When is a casual not really a casual?


When is a casual not really a casual?

A Full Federal Court has ruled that a FIFO mine worker was not a casual employee, even though he was on the books as a casual and was regarded as such by management.

A Full Federal Court has ruled that a labour hire (fly in, fly out) mine worker was not a casual employee for the purposes of the Fair Work Act, even though he was treated as a casual on the books and regarded as a casual by management.

The consequence was that he was entitled to annual leave and other permanent employee entitlements. 

The essential distinguishing features that made the employee permanent were that the employee worked set hours that were inflexible and,in addition, there was a good degree of certainty about ongoing work for him.


The employee worked for a labour hire company, WorkPac, that supplied labour to a Queensland mine site. He worked as a casual truck driver at the mine.

He claimed that he was in fact a permanent full-time employee of WorkPac, and, as such, he was entitled to annual leave or an equivalent payment.

Is a casual employee a worker designated as casual?

WorkPac argued that a casual employee was an employee designated as casual by the relevant industrial instrument. In this case it was the WorkPac Pty Ltd Mining (Coal) Industry Workplace Agreement 2007.

The employer submitted that under the Fair Work system it was accepted that an employee was regarded as a casual employee if described or defined as a casual employee under the applicable federal industrial instrument.


The full court had to decide whether the Fair Work legislation intended the term ‘casual employee’ to be used in its ordinary, legal/common law sense or whether the relevant instrument (eg agreement) could specify a worker as a casual. The alternative was argued by the employer – that is, employees called ‘casual’ in federal industrial instruments were casual.  

If WorkPac's argument was accepted, employers could engage employees under an award or agreement allowing for casual labour and describe them as casual: that would suffice for legal purposes and so determine their appropriate wages and conditions.

Reasoning of the full court

The full court approached the issue by first noting the interaction between modern awards, enterprise agreements and the National Employment Standards (NES).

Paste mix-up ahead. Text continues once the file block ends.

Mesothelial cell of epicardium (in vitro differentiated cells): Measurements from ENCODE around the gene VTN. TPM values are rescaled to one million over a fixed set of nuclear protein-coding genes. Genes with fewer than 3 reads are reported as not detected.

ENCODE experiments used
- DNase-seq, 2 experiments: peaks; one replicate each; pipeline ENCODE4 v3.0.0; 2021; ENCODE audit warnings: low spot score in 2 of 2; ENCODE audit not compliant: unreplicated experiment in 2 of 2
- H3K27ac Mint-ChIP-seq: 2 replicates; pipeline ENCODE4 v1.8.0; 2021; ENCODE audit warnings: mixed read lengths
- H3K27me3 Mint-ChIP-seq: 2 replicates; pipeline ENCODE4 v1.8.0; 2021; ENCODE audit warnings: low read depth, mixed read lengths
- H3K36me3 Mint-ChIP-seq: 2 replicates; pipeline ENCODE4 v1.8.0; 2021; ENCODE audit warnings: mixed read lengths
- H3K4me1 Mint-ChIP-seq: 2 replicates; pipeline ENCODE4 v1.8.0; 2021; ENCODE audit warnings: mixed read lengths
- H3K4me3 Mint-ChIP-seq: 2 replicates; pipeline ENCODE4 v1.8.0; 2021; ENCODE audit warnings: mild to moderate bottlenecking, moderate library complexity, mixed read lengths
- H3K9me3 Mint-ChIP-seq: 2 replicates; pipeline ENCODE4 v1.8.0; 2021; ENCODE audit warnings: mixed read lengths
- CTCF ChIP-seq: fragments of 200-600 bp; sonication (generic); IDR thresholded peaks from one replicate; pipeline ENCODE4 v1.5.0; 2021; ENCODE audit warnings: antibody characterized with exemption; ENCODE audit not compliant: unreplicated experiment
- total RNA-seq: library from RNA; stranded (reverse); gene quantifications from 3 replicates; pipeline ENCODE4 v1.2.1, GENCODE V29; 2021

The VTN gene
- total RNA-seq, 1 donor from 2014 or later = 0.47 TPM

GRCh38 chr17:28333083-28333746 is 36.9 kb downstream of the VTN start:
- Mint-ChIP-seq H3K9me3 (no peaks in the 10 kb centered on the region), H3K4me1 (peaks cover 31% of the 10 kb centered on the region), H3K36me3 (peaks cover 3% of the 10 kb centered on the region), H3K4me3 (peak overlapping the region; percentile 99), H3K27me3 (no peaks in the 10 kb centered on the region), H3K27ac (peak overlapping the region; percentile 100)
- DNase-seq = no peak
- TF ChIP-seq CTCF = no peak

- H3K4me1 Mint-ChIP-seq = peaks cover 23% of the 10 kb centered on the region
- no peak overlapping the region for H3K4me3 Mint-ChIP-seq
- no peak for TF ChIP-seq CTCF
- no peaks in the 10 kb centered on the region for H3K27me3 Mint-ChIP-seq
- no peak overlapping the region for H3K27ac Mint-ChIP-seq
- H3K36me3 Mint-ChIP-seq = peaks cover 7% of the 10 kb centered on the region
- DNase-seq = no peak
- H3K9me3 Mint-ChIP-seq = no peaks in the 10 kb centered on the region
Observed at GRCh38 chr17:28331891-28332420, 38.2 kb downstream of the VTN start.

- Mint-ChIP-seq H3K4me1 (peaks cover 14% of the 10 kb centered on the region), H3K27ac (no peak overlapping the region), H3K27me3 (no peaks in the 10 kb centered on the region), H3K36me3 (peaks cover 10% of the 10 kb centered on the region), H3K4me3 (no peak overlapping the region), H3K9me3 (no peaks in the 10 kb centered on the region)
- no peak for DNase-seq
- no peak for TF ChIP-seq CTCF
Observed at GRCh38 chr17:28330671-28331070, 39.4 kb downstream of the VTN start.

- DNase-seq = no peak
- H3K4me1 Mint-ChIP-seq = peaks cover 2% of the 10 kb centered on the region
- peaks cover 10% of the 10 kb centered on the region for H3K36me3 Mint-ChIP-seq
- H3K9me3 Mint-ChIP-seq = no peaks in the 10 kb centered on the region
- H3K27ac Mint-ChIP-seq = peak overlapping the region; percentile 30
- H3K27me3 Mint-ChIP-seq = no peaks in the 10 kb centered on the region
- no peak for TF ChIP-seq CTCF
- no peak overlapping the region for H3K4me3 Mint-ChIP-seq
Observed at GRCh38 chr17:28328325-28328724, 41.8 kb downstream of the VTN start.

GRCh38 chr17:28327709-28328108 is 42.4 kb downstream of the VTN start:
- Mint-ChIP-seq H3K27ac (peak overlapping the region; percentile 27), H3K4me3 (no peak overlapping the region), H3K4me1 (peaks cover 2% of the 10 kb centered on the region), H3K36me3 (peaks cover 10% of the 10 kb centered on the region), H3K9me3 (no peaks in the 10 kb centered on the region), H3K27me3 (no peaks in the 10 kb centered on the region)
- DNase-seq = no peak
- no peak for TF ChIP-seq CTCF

The full court pointed out that the NES set out the minimum standards that applied to the employment of employees and these standards could not be displaced. The NES is the prime source of law over terms and conditions of employment provided by all other instruments, including enterprise agreements, modern awards, or contracts of employment.

The full court was unwilling to reverse the order of priority between the NES and awards and enterprise agreements. The consequence was that awards, agreements and contracts were not the appropriate sources to define a casual employee. The appropriate source was the common law. 

The court then specified what this common law understanding of casual was.

Leading case on ‘casual work’

The full court pointed to Hamzy v Tricon International Restaurants trading as KFC (2001) 115 FCR 78 where the essential characteristics of casual employment were noted as:
  • the absence of a firm advance commitment as to the duration of the employee’s employment or the days (or hours) the employee would work
  • no firm advance commitment from the employer to continuing the work on a commitment to an  indefinite basis or on an agreed pattern of work; and
  • irregular work patterns, uncertainty, discontinuity, intermittency of work and unpredictability.
The full court explored a wide range of case authorities in its decision. This case law can be explored by opening the full text of this case noted at the end of this digest.

Receiving casual loading and permanent benefits

The full court commented on a situation where employees might receive both paid annual leave (and other permanent benefits) and a casual loading rate, saying that if an employer decided to pay a loading (despite the legal position), that does not mean the status of employment is any different from what the law determines.


WorkPac’s appeal was dismissed. The worker’s appeal was allowed. The matter was remitted to the Federal Circuit Court of Australia for the re-determination, in accordance with these reasons. The worker was entitled to receive annual leave or be paid monies in lieu thereof in accordance with Div 6 of Pt 2-2 of the FW Act and cl 19.1.1 of the agreement.

The bottom line: This case will impact employers seeking to engage labour hire on a casual basis. The nature of engagements need to be monitored as the workers may be classified as permanent at law.

Simply paying workers as casual will not mean that an employer can avoid treating an employee correctly at law so a casual loading will not mean that there are no permanent entitlements.

This article on WorkplaceInfo explores the implications of this case.

Read the judgment

WorkPac Pty Ltd v Skene [2018] FCAFC 131
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